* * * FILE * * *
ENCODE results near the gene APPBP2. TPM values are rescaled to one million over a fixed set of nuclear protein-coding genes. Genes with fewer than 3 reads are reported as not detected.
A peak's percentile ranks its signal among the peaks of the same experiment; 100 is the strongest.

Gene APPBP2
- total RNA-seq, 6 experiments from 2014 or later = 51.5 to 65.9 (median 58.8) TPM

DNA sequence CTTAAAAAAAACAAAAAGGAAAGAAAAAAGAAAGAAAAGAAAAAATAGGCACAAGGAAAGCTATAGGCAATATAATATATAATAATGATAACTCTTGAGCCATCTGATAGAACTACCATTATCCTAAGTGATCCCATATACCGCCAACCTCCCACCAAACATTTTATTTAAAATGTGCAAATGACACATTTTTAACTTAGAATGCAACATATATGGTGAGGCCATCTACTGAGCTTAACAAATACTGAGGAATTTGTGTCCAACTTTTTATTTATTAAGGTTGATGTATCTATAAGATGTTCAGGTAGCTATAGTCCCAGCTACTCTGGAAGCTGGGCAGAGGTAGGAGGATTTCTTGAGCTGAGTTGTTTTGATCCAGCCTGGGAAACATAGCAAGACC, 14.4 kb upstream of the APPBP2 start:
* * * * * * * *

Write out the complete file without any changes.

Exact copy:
ENCODE results near the gene APPBP2. TPM values are rescaled to one million over a fixed set of nuclear protein-coding genes. Genes with fewer than 3 reads are reported as not detected.
A peak's percentile ranks its signal among the peaks of the same experiment; 100 is the strongest.

Gene APPBP2
- total RNA-seq, 6 experiments from 2014 or later = 51.5 to 65.9 (median 58.8) TPM

DNA sequence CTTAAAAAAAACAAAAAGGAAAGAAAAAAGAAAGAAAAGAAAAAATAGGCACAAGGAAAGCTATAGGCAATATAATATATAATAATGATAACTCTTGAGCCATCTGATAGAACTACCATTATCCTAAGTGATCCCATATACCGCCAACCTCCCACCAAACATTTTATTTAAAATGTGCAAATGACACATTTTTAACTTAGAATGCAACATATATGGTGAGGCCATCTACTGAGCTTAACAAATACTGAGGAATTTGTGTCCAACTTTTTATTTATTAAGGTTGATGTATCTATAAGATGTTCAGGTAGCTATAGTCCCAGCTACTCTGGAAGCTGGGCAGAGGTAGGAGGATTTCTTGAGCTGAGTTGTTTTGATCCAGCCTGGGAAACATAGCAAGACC, 14.4 kb upstream of the APPBP2 start: